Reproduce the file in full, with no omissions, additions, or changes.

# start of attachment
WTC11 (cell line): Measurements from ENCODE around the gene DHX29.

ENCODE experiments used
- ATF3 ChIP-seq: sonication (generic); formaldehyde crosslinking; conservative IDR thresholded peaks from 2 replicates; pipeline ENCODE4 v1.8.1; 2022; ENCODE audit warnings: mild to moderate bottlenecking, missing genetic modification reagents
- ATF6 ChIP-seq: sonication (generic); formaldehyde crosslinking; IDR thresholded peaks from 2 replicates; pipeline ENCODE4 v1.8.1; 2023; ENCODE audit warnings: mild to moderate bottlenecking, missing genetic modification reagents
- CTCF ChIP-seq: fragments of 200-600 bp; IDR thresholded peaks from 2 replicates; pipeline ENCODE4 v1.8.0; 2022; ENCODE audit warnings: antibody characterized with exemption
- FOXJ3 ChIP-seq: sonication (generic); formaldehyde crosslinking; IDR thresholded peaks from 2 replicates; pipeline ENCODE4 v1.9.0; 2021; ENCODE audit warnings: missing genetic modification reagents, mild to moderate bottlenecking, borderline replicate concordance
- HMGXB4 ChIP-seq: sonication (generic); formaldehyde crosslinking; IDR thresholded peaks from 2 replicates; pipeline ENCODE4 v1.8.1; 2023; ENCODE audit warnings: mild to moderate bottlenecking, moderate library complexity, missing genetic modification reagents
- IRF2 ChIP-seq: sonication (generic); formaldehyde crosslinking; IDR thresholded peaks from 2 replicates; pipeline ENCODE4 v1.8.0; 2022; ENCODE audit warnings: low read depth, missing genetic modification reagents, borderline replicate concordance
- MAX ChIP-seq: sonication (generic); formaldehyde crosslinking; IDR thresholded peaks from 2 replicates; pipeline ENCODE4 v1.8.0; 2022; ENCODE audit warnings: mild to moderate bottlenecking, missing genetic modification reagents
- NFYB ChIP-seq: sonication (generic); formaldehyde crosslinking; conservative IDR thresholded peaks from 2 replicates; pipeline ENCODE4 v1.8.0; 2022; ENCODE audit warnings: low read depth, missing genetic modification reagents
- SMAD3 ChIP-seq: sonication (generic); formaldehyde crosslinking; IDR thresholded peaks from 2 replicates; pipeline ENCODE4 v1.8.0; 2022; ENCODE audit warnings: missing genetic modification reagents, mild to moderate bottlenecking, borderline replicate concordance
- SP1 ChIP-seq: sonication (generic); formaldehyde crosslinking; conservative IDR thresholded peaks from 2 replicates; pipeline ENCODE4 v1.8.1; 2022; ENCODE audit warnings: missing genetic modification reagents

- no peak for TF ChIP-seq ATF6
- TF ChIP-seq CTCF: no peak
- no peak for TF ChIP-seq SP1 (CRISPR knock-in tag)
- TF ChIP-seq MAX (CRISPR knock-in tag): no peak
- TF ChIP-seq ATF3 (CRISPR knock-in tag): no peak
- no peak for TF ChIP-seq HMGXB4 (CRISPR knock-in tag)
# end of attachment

WTC11 (cell line): Measurements from ENCODE around the gene DHX29.

ENCODE experiments used
- ATF3 ChIP-seq: sonication (generic); formaldehyde crosslinking; conservative IDR thresholded peaks from 2 replicates; pipeline ENCODE4 v1.8.1; 2022; ENCODE audit warnings: mild to moderate bottlenecking, missing genetic modification reagents
- ATF6 ChIP-seq: sonication (generic); formaldehyde crosslinking; IDR thresholded peaks from 2 replicates; pipeline ENCODE4 v1.8.1; 2023; ENCODE audit warnings: mild to moderate bottlenecking, missing genetic modification reagents
- CTCF ChIP-seq: fragments of 200-600 bp; IDR thresholded peaks from 2 replicates; pipeline ENCODE4 v1.8.0; 2022; ENCODE audit warnings: antibody characterized with exemption
- FOXJ3 ChIP-seq: sonication (generic); formaldehyde crosslinking; IDR thresholded peaks from 2 replicates; pipeline ENCODE4 v1.9.0; 2021; ENCODE audit warnings: missing genetic modification reagents, mild to moderate bottlenecking, borderline replicate concordance
- HMGXB4 ChIP-seq: sonication (generic); formaldehyde crosslinking; IDR thresholded peaks from 2 replicates; pipeline ENCODE4 v1.8.1; 2023; ENCODE audit warnings: mild to moderate bottlenecking, moderate library complexity, missing genetic modification reagents
- IRF2 ChIP-seq: sonication (generic); formaldehyde crosslinking; IDR thresholded peaks from 2 replicates; pipeline ENCODE4 v1.8.0; 2022; ENCODE audit warnings: low read depth, missing genetic modification reagents, borderline replicate concordance
- MAX ChIP-seq: sonication (generic); formaldehyde crosslinking; IDR thresholded peaks from 2 replicates; pipeline ENCODE4 v1.8.0; 2022; ENCODE audit warnings: mild to moderate bottlenecking, missing genetic modification reagents
- NFYB ChIP-seq: sonication (generic); formaldehyde crosslinking; conservative IDR thresholded peaks from 2 replicates; pipeline ENCODE4 v1.8.0; 2022; ENCODE audit warnings: low read depth, missing genetic modification reagents
- SMAD3 ChIP-seq: sonication (generic); formaldehyde crosslinking; IDR thresholded peaks from 2 replicates; pipeline ENCODE4 v1.8.0; 2022; ENCODE audit warnings: missing genetic modification reagents, mild to moderate bottlenecking, borderline replicate concordance
- SP1 ChIP-seq: sonication (generic); formaldehyde crosslinking; conservative IDR thresholded peaks from 2 replicates; pipeline ENCODE4 v1.8.1; 2022; ENCODE audit warnings: missing genetic modification reagents

- no peak for TF ChIP-seq ATF6
- TF ChIP-seq CTCF: no peak
- no peak for TF ChIP-seq SP1 (CRISPR knock-in tag)
- TF ChIP-seq MAX (CRISPR knock-in tag): no peak
- TF ChIP-seq ATF3 (CRISPR knock-in tag): no peak
- no peak for TF ChIP-seq HMGXB4 (CRISPR knock-in tag)